Margarine additive linked with Alzheimer’s disease

I learned today that if you want to give a highly-processed, chemicalised, crappy gloop (margarine) a flavour that at approximates to that of butter (a food), then you can add something known as diacetyl. Apparently, this chemical has previously been linked to lung disorders and other health problems in individuals who work in factories where diacetyl is used as an ingredient. Now, new research suggests a link with Alzheimer’s disease.

In a recent study [1], researchers from the University of Minnesota found that diacetyl has at least some capacity in the test tube to promote clumping of a protein known as beta-amyloid, deposition of which in the brain is a hallmark feature of Alzheimer’s disease. Experiments also show that diacetyl can increase the toxic effect beta-amyloid has in the brain, which further points a figure of suspicion towards it as a promoter of Alzheimer’s disease.

The University of Minnesota also produced evidence that diacetyl has the capacity to penetrate the ‘blood-brain barrier’ – effectively meaning that this compound can gain access to the brain, where it then may wreak whatever damage it has capacity for.

The authors of this study are concerned that those who work in facilities where diacetyl is used might be at increased risk of Alzheimer’s disease because of occupational exposure to this potential toxin. It seems like a legitimate concern. I don’t want to make light of workers’ plight, here, but what about the millions and millions of people who are exposed to diacetyl in the margarine they eat, or perhaps other foods including microwave popcorn, confectionery and snack foods?

We really have no idea what the risks of consuming dietary diacetyl, but by avoiding foods which contain it, we’re also likely to avoid many other potentially problematic substances and metabolic effects too. Plus, of course, we up our chances of eating real food, with all the nourishment that brings. For those looking for something to impart a buttery taste to their food, my advice is to try butter.

References:

1. More SS, et al. The Butter Flavorant, Diacetyl, Exacerbates β-Amyloid Cytotoxicity. Chemical Research in Toxicology, Published on-line 25 June 2012

9 Responses to Margarine additive linked with Alzheimer’s disease

  1. Fiona 3 August 2012 at 4:45 pm #

    Is diacetyl a recent additive to margarine or was it there during the war and post-war days
    when everyone had to use it as a replacement for scarce butter? Is this a possible cause of
    the number of Alzheimer’s cases there is in those who lived through those years?

  2. andrzej 3 August 2012 at 6:59 pm #

    After scurrying to my fridge I cannot find Diacetyl listed in the ingredients of my spread, but would it be listed as something else?
    Also I recall from the TV prog QI that NO Margarine (as distinct from spreads) has been sold in the UK for many years. Is Diacetyl in both?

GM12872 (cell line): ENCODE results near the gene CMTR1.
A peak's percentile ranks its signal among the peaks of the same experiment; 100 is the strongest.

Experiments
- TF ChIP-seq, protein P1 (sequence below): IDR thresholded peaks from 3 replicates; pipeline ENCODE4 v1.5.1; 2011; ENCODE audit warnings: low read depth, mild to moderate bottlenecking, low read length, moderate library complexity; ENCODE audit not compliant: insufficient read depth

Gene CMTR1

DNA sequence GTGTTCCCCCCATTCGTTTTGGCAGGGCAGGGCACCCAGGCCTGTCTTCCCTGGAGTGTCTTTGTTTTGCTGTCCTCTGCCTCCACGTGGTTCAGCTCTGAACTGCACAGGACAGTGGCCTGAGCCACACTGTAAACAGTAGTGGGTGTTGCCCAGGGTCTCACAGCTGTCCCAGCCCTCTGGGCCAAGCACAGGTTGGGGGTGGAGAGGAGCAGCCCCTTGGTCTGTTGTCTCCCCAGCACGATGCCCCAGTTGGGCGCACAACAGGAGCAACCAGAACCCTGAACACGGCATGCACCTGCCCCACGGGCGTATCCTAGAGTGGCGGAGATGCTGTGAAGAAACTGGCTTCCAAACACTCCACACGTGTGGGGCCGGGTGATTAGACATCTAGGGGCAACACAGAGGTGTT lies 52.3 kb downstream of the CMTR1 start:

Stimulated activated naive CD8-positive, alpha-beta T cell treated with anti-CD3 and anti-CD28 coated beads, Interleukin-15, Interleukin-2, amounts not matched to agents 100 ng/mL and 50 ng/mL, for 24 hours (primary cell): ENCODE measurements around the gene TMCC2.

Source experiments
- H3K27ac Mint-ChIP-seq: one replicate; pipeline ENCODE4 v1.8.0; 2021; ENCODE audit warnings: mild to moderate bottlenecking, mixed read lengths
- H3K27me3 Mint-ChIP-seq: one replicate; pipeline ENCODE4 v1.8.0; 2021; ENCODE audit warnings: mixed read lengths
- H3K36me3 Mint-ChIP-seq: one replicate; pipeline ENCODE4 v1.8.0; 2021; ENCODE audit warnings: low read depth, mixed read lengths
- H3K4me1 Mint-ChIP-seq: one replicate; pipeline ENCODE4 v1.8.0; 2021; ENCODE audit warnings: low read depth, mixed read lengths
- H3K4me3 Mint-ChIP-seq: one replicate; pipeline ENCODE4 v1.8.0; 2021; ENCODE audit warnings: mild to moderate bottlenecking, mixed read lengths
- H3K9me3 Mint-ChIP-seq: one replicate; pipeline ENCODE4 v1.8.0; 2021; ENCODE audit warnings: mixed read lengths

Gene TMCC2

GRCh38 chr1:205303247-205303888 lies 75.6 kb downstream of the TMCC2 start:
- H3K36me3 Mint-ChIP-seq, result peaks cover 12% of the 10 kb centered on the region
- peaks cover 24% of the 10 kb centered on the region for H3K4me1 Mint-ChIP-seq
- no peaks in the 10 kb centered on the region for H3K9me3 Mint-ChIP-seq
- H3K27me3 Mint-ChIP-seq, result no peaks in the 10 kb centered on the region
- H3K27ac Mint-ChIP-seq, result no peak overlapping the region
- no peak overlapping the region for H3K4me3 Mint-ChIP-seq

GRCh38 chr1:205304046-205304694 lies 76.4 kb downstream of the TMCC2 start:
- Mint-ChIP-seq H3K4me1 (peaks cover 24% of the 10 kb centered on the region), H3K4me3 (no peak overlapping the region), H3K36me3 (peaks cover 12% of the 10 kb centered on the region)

3. Angela 3 August 2012 at 8:40 pm #

    Andrzej, my assumption would always be that ‘spread’ was a fancy word for a variant form of margarine; slightly different chemical formulation but still essentially what John describes: a highly processed, chemicalised, crappy gloop! The supposed difference between the two, according to the European Union, is in the percentage of milk fat something calling itself ‘margarine’ is entittled to have…

  4. Marcy 3 August 2012 at 9:19 pm #

    I just looked this up and I found this from Wikipedia, “In some styles of beer (e.g. in most beers produced in the British Isles, such as English pale ales), the presence of diacetyl can be acceptable or desirable at low or, in some cases, moderate levels.” I don’t drink beer, mostly because of the carbs, but my husband does. He does drink only the dark beers though, so I don’t think this applies.

  5. Park 6 August 2012 at 10:28 pm #

    I started taking an interest in nutrition when margarines began to replace butter. Too bad we didn’t have the internet back then. I could have dismissed this malarkey in a heartbeat, but I still feel like such a fool for having been duped for so long.

  6. Sherry 10 August 2012 at 8:20 pm #

    Just out of interest,I emailed the makers of “Can`t Believe it`s Not…”( Unilever). They stated that diacetyl was not one of their spreads` ingredients. Still better, as you say, to eat butter.

  7. paul 11 October 2012 at 6:10 am #

    they are saying the beer and other product are an issue also they dont list that on teh cheese or butter wrappers its listed as proceeeds something else and u have to look up there list for that product they made it almost impossable to avoid other then eat only nature foods google it and look at teh wiki info its scary why do we need fake stuff to take liek the real stuff when the real stuff is better for you

  8. paul 11 October 2012 at 6:13 am #

    A new study raises concern about chronic exposure of workers in industry to a food flavoring ingredient used to produce the distinctive buttery flavor and aroma of microwave popcorn, margarines, snack foods, candy, baked goods, pet foods and other products. It found evidence that the ingredient, diacetyl (DA), intensifies the damaging effects of an abnormal brain protein linked to Alzheimer’s disease. Image adapted from an image shared on Wikimedia Commons by F.Cecconi. License: CC-BY-SA-3.0 http://neurosciencenews.com/diacetyl-artificial-butter-flavoring-linked-alzheimers-disease-process/

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